The uncertainty of the stock market has led many people to opine that "Wall Street" is little more than an air-conditioned racetrack. If you think the analogy is apt, then you might view the mortgage industry as being akin to a Las Vegas casino. Mortgage risk assessment is in essence little more than a series of carefully considered bets. When a lender's underwriter approves a borrower for a loan, she (most seem to be women) is in effect, taking a bet that her firm will see their money again. They are wagering on your character, your ability to repay the loan and your collateral.
The pricing for a mortgage (as with most everything in economics) comes down to a function of risk vs. reward. The higher the risk, the greater the reward (interest rate) needs to be to offset the added risk. Lenders are willing to make loans to those borrowers who fit in the lender's comfort zone based on their credit history, loan to value ratios (LTV), assets and reserves. Obviously, the more favorable these things are the greater the likelihood that the loan will be repaid and consequently the lower the premium (interest rate) required to offset that risk.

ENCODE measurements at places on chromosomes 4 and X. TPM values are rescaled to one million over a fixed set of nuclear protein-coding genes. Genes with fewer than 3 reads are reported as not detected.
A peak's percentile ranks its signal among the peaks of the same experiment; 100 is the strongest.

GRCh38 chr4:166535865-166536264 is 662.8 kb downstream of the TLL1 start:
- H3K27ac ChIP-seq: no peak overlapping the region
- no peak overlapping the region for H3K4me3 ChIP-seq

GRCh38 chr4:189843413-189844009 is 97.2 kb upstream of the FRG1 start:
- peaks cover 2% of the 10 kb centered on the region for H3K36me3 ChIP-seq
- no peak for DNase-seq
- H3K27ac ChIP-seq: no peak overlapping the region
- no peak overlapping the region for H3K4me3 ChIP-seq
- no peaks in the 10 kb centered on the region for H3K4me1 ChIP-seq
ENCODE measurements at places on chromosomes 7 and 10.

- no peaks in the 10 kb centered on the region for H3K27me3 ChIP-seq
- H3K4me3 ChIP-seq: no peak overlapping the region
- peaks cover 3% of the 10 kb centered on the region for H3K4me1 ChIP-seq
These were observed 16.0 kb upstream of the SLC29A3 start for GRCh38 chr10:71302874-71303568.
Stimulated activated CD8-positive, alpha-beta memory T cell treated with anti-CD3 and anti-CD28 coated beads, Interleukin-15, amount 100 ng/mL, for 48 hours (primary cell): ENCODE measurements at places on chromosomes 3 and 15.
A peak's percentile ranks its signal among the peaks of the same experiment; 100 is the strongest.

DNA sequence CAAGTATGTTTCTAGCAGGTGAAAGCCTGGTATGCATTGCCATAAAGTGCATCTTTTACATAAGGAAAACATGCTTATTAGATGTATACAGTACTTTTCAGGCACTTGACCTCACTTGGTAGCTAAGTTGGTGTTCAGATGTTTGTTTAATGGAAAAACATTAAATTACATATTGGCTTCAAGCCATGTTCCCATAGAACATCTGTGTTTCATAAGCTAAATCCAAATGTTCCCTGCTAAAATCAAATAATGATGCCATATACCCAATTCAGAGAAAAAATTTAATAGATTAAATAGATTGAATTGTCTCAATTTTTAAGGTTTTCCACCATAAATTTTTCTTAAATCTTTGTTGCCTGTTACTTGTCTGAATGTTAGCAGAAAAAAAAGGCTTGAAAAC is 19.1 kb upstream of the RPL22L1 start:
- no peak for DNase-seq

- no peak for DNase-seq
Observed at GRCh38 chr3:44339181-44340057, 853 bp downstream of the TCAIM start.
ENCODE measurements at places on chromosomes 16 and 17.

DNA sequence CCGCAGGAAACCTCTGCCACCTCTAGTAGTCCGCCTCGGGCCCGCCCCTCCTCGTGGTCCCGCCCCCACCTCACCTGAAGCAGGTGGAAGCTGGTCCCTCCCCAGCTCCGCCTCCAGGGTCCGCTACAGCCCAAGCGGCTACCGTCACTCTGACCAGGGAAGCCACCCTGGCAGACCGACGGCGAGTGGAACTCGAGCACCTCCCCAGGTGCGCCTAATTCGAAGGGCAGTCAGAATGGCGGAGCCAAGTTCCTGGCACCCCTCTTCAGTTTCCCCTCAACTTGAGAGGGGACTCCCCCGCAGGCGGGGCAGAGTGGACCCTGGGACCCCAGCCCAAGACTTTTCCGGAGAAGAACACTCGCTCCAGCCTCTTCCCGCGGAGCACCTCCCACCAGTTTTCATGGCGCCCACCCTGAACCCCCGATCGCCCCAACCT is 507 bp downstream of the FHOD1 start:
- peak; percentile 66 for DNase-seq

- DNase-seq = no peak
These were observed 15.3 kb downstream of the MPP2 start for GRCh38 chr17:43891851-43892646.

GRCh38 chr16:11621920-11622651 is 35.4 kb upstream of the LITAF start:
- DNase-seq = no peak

Similarly, the more documentation that one can provide a lender, the less risky lending money becomes which is why stated income loans, low doc, no doc and no ratio loans cost more, again, because there is less to substantiate the certainty that the loan will be repaid. Thus, the borrower pays for their non-disclosure or privacy. The upside, however, is that these loans are easier to qualify for and theoretically should take less time to close because there are fewer documents required and fewer to be processed.
Understandably, lenders are concerned about protecting themselves against unforeseen risks (as would anyone lending money for 30 years into the future). One of them is the risk of inflation. To insure a degree of profitability, lenders making fixed rate loans charge more to offset the uncertainty of future inflation whereas with ARMs they tie the interest rates to certain indexes that adjust upward or downward as inflation rises or falls.
It would seem that with the lenders' risks carefully calculated that their profitability would be assured much like a Vegas casino's, yet one only need look at lenders' N.O.D.s [notice of default (foreclosure)] or the savings and loan debacle of the 80's or the sub-prime situation in '07 to realize that's not true. In short, for lenders, mortgages are a game of chance.
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